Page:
JOHANNESBURG (Reuters) - Labour unions representing striking South African metalworkers have submitted a lower wage demand to employers, union representatives said on Sunday, to try to end the walkout battering Africa's most developed economy.
More than 200,000 metal and engineering workers downed tools at the start of the month demanding wage increases of between 12 to 15 percent and disrupting the supply of auto components and construction work at two crucial power stations.
The walkout, coming just weeks after the end of a crippling five-month strike in the platinum industry, is the latest blow to South Africa's ailing economy and has further unnerved investors impatient with waves of labour unrest.
Six striking unions have been meeting with employers this weekend in an effort to end the strike that has forced U.S. automaker Ford Motor Co and others to halt production at their South African plants.
The new proposal is for a three-year agreement with annual increases of 8 or 10 percent depending on pay grade, said Johan van Niekerk, a spokesman for the United Association of South Africa, a smaller union in the talks.
"We're very close to each other," van Niekerk said. "By Tuesday morning if we get a favourable response from employers, it could be the end of the strike."
Both van Niekerk and Marius Croucamp, a spokesman for the Solidarity union, which is participating in the talks because its workers have been locked out by the strike, said the main National Union of Metalworkers of South Africa (NUMSA) had backed the proposal.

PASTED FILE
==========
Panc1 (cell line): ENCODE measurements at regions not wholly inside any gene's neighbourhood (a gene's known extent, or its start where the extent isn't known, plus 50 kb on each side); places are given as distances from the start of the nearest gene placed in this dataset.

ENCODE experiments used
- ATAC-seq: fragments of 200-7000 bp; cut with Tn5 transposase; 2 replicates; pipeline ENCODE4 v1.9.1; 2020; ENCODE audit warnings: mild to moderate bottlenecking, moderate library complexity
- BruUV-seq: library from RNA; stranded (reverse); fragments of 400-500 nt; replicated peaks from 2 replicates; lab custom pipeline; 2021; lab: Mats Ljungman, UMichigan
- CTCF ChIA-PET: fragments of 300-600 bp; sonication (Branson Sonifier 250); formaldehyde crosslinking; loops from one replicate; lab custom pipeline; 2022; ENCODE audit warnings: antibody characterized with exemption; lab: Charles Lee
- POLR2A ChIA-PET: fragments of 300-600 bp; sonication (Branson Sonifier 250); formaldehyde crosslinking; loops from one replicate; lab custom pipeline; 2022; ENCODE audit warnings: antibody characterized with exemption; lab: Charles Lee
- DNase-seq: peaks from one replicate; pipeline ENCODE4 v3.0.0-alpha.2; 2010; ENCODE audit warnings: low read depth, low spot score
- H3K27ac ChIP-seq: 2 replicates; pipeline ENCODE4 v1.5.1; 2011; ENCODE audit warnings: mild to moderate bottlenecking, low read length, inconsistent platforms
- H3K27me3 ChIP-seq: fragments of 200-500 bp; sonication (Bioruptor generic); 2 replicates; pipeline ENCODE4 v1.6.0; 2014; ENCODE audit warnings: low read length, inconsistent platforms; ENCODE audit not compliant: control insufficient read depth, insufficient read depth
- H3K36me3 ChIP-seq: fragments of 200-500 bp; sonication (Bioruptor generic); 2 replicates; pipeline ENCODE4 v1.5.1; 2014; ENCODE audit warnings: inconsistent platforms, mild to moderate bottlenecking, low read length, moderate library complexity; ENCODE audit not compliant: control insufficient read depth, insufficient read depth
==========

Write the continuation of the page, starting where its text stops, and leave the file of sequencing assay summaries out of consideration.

NUMSA General Secretary Irvin Jim confirmed there was "a proposal on the table" but he declined to give further details.
A spokeswoman for the main employer group was not immediately available for comment.
NUMSA AGREEMENT CRITICAL
The unions are due to canvass their own members about the proposal on Monday, although the demand is within a previously mandated range, van Niekerk said, with unions and employers due to meet again on Tuesday.
But any last-minute opposition from NUMSA would delay an end to the stoppage, as the dominant union in the strike.
South Africa's main manufacturing union, NUMSA previously rejected an offer from employers for an increase of 10 percent followed by 9.5 percent in 2015 and 9 percent a year later.
Jim said last week that NUMSA members - who tend to be lower skilled and lower paid than members of the largely white Solidarity - would not accept less than a 10 percent annual rise over three years, saying black workers were underpaid.
South Africa's government is concerned about the state of industrial relations, the finance minister said on Thursday.
The economy contracted in the first quarter of the year, dragged down by the five-month platinum strike that slashed output from the world's three largest producers.
The metalworkers strike is likely to keep second-quarter growth depressed, although the central bank governor, Gill Marcus, has said she did not expect a recession.